Really hoping for an answer. And congrats on being a rising star.

    Waitwaitwait… a rising star? I thought I was already a star!!!! 😉

    As you know, I am not disgusted by prostitution unlike JOTB. However, I am not a fan of the SD/SB kind because it leaves one more likely to be financially, legal and emotionally exploited.

    I laid out my position on all that here, here, and here.

  46. BD I’ve just been offered an opportunity to build a finance based business in Shanghai working with expats with a UK FTSE 100 wealth management firm. Same skill set as my other business I ran successfully here for 15 years. Would mean selling up my other business here and starting again from scratch over there. But probably massive upside if I’m successful. Which I’m pretty confident I would be.

    Given I know you love Shanghai and see it as growth vs the West decline. Sounds like a pretty good idea? 🙂

    Just on a general philosophical level of course not specific advice. Seems like a no brainier to me but just wondering if I’m missing anything. I’ve been to lots of major Asian cities. But never Shanghai.

  47. However, and this is something that surprised me, I don’t “feel” the left-wing here like I do in other places. Not once during my week stay did I “feel” the left-wing nature of this society, even when watching their television; much unlike Australia, where this gigantic wall of left-wing SJW bullshit smacks you in the face during the entire time you’re there and never lets up.

    Eureka! I recently moved to Melbourne after 30 years of living in Auckland and thought I was imagining this, glad that someone else can objectively corroborate this. It drives me nuts, holding a (non-left) opinion here is tantamount to financial suicide, all the more reason to develop income streams that are not location dependant. Reading your books is helping me with this. I would also agree that New Zealanders are on average a little nicer than Australians, just based on the interactions I’ve had in the last 18 months.

    This is one of the best reviews I’ve read of Auckland…very accurate I would say. Your observation about the age of the people is interesting, New Zealand actually has the first or second highest number of passport holders in the OECD countries who don’t reside there (something like 1 million passport holders). Most of my friends 21-35 have left to earn more money elsewhere. They only return if they are planning to have a family or retire. It’s definitely the primary motivation I had to move to Australia.  The aging population of NZ is actually a real problem for the government, as they have less young people to fleece through tax to pay for the huge numbers of old age pensioners!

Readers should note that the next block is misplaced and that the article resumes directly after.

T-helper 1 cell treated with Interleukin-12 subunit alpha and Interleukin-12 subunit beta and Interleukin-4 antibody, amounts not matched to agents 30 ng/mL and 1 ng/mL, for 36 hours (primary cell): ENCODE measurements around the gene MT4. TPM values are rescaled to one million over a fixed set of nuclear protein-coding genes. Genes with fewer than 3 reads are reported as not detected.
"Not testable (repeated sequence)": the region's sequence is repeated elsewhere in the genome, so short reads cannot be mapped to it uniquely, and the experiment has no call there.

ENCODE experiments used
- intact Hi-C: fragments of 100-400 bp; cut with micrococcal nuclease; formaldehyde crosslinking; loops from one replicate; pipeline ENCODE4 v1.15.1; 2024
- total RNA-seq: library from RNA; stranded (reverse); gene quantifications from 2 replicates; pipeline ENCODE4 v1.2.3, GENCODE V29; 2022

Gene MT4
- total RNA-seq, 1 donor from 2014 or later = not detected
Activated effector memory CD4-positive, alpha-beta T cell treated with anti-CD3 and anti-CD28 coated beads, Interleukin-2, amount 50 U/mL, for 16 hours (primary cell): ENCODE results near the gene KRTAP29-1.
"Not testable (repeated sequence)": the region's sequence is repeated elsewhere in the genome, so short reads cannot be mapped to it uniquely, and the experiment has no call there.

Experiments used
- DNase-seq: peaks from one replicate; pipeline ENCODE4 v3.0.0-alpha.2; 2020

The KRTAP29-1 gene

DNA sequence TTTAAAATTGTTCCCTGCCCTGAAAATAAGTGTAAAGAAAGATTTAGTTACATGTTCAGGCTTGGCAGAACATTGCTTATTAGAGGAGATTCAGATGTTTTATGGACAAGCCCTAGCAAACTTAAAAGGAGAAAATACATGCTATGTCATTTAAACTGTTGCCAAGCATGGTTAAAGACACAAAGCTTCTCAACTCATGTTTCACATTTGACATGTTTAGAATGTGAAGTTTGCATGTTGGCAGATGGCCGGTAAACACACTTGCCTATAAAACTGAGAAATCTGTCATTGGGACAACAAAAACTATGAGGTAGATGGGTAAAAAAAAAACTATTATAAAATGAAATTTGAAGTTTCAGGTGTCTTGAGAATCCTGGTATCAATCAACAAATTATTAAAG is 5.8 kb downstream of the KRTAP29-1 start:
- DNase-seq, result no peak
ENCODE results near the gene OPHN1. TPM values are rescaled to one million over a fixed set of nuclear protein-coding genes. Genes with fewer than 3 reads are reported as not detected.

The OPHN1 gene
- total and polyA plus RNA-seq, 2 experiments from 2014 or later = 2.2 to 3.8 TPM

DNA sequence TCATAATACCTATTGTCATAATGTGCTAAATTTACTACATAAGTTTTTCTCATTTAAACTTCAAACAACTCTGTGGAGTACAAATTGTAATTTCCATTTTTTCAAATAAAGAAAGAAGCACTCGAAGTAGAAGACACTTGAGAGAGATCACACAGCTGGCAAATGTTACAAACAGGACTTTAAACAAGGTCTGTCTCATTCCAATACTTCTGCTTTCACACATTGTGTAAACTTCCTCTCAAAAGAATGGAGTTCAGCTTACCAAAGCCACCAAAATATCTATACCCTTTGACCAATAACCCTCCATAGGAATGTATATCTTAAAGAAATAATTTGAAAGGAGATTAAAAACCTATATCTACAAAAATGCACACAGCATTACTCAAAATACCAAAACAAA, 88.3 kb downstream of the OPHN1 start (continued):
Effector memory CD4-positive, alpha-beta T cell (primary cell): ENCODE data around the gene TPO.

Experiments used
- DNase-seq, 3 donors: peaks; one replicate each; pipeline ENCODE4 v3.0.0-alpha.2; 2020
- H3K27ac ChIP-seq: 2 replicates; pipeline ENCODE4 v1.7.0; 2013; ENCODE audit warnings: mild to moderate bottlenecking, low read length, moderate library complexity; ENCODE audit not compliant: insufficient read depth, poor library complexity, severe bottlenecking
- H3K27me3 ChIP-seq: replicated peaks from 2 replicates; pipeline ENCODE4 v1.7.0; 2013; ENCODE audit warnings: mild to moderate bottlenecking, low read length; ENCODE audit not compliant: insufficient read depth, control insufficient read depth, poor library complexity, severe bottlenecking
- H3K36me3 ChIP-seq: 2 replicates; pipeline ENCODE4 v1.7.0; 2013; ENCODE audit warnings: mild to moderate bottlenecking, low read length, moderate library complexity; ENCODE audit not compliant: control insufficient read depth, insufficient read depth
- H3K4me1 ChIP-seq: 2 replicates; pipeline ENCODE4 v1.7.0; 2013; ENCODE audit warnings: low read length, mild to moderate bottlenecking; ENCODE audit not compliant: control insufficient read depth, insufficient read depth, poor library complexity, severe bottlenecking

As far as women go, I actually find a lot of the women in New Zealand very attractive, particularly the Maori and Polynesian women, and there are many beautiful mixed Chinese and Polynesian women. We also get a lot of beautiful tourists from South America and Brazil.

    If you do get to return to New Zealand for an extended period, can I recommend that you make a visit to Gisborne, which is in the far east of the North Island and, alongside the stunning parts of the South Island like Queenstown, is hands down my favourite part of the country and where I plan to retire. The climate down there is amazing as is the food and wine. Stunning beaches and really friendly locals.

  48. Going further north you will experience more rain, and humidity in summer. Coromandel has a lot of rain too, as can Auckland. You were lucky with the weather, though global warming has improved our climate 😀

    We do have multiculturalism problems, though nothing like overseas… yet, mostly it is immigrants driving up the house prices (good thing you’re not buying). FYI we don’t have capital gains tax.

    Internet is getting better, we have fibre in the cities & towns. Make sure you go with a small provider if you actually want to get through on the customer service.

    For water brands, we have a range but you may have to search for them at different supermarkets or boutique shops or corner stores.

    Many counties are trying to bring in laws banning homelessness (Tauranga & Nelson).

    You will pay the sales tax on everything, even online purchases! Ironically it was a republican government who promised not to raise the tax then immediately did!

    If you want friendly people it will be hard to find them in densely populated libertarian societies.

    You will love the south island.

    @Ilijas Jung

    Not feminised, but is heading that way.

    @entropy-7

    Auckland has changed drastically since you were last here, the rest of nz has a little too.

    Becareful of buying real estate in china they do zero maintenance. Buy new or for land value only!